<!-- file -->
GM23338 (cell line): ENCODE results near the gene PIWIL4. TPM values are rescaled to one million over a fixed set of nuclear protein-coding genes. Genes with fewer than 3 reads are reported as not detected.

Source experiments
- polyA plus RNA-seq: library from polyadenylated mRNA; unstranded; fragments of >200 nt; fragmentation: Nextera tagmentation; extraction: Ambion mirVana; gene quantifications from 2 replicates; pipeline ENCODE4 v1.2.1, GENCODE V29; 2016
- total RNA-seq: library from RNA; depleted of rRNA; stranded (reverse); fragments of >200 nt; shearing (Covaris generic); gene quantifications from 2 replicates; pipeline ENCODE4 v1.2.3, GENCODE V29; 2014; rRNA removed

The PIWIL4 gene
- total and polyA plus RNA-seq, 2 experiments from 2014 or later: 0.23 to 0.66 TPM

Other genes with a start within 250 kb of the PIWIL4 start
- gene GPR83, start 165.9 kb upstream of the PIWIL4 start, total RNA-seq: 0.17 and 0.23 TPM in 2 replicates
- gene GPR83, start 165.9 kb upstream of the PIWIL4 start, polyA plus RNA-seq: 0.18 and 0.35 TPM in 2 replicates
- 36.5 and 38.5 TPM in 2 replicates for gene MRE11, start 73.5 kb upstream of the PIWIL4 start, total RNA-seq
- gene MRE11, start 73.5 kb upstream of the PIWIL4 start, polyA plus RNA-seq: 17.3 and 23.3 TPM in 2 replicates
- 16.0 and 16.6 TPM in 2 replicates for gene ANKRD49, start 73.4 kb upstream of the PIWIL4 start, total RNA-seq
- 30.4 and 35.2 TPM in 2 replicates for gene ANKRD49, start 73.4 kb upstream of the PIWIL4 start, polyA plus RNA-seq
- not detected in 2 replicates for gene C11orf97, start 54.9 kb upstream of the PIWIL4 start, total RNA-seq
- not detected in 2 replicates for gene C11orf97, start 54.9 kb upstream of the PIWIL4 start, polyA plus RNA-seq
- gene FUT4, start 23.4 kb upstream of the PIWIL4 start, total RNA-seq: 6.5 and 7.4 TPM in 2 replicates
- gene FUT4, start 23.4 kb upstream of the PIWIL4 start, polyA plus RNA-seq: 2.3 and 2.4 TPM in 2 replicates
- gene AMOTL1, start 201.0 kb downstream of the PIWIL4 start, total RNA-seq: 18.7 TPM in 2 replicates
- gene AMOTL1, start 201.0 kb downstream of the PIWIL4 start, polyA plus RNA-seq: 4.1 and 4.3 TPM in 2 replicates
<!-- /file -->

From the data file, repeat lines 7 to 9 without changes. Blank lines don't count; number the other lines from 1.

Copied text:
Other genes with a start within 250 kb of the PIWIL4 start
- gene GPR83, start 165.9 kb upstream of the PIWIL4 start, total RNA-seq: 0.17 and 0.23 TPM in 2 replicates
- gene GPR83, start 165.9 kb upstream of the PIWIL4 start, polyA plus RNA-seq: 0.18 and 0.35 TPM in 2 replicates